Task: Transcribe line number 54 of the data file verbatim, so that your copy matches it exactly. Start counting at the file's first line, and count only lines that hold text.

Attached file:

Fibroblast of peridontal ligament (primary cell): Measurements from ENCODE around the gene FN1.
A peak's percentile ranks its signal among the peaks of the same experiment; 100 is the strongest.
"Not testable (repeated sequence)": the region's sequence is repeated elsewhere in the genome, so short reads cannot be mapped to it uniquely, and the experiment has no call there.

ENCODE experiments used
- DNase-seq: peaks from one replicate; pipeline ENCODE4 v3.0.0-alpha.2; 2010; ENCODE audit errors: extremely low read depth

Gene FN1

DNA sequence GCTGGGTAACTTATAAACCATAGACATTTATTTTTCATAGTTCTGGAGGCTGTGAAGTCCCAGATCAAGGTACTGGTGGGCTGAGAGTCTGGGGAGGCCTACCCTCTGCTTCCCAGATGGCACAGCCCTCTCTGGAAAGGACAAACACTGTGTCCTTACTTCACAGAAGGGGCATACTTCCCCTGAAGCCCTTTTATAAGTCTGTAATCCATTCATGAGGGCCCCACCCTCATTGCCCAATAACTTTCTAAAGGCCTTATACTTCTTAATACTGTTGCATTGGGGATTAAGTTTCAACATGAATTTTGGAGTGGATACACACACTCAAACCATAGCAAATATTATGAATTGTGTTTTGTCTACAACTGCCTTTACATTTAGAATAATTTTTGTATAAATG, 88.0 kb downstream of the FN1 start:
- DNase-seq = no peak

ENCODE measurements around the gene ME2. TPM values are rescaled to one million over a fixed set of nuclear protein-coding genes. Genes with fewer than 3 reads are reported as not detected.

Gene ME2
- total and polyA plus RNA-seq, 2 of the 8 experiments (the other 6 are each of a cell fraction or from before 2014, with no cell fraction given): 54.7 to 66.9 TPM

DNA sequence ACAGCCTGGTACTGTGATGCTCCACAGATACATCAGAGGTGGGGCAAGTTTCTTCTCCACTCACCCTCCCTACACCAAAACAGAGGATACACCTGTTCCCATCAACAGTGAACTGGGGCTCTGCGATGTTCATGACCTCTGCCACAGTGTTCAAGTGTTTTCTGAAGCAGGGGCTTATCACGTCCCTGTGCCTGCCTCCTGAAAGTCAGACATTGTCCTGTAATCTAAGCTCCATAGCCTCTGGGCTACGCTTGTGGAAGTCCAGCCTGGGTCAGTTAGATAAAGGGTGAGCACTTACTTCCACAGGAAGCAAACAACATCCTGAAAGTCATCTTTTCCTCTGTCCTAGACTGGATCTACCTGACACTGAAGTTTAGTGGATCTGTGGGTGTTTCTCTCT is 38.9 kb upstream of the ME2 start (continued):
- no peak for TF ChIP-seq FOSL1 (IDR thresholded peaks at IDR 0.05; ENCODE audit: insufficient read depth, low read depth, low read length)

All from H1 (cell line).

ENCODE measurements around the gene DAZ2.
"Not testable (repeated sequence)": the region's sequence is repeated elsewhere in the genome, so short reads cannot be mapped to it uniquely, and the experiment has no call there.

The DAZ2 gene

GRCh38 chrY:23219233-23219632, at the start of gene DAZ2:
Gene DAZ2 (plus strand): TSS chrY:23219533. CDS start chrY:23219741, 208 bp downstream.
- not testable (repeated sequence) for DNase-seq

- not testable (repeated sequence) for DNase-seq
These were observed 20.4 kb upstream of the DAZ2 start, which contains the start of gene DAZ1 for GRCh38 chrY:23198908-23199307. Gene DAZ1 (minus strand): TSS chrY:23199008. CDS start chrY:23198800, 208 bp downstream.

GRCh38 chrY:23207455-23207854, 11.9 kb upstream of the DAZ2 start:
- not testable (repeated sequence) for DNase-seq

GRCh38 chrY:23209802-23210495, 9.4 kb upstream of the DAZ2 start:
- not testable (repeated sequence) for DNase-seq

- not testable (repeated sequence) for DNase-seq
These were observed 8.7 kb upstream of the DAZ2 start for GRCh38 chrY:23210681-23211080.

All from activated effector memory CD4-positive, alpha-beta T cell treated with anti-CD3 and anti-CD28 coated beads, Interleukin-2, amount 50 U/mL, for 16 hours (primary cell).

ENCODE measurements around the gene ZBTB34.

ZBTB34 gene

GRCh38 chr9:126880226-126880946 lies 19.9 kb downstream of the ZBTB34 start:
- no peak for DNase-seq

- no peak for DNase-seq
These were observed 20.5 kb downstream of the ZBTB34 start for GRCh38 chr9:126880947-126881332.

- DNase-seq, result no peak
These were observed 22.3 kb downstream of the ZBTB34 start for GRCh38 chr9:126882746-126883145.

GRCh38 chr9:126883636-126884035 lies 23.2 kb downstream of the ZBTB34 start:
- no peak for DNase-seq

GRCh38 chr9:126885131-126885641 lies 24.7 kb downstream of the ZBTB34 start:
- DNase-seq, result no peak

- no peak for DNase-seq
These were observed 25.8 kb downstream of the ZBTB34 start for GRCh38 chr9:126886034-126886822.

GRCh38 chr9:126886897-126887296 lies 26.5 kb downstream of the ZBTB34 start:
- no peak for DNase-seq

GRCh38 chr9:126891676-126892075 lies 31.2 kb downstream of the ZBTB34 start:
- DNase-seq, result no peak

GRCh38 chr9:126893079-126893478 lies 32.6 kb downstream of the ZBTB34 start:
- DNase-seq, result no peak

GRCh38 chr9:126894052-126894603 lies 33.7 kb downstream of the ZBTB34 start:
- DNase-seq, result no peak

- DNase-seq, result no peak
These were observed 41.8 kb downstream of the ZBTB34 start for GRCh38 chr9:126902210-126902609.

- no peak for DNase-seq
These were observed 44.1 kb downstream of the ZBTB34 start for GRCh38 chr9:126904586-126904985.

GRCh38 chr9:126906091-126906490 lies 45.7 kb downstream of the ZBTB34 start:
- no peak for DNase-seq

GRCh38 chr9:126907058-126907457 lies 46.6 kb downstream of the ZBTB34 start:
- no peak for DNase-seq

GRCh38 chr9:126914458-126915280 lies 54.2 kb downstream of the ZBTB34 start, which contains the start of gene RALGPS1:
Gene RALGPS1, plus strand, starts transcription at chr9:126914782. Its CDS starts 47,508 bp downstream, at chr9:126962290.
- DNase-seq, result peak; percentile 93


- no peak for DNase-seq